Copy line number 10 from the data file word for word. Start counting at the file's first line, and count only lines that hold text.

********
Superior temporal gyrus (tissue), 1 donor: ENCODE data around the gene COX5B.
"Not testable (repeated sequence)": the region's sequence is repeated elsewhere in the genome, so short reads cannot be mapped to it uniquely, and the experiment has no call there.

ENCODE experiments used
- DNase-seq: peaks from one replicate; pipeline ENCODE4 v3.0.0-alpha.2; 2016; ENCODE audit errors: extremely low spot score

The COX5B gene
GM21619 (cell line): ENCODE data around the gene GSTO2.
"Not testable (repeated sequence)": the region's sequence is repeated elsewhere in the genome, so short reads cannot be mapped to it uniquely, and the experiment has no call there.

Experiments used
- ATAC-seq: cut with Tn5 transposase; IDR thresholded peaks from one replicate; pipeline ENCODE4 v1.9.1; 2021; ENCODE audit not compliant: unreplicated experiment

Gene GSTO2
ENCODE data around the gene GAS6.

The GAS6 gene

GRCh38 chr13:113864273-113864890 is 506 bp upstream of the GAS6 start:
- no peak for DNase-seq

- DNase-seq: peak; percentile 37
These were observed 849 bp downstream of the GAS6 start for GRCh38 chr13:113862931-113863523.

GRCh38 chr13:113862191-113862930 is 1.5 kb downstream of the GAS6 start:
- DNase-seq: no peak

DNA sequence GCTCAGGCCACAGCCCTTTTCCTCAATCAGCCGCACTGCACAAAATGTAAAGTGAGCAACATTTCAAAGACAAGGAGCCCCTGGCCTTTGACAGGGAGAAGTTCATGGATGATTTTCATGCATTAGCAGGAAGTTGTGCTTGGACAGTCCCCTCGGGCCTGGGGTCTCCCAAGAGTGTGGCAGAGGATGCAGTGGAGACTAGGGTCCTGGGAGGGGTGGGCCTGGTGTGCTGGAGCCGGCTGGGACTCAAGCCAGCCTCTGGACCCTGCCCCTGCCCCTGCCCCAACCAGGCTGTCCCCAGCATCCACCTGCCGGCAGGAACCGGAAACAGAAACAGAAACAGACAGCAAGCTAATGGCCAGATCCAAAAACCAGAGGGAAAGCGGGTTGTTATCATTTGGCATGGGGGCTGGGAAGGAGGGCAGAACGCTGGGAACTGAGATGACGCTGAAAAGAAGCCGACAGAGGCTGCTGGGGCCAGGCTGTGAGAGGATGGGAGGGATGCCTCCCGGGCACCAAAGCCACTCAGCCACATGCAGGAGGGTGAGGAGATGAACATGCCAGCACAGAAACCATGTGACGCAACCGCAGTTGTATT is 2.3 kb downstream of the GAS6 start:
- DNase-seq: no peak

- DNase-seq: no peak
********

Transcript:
Gene GSTO2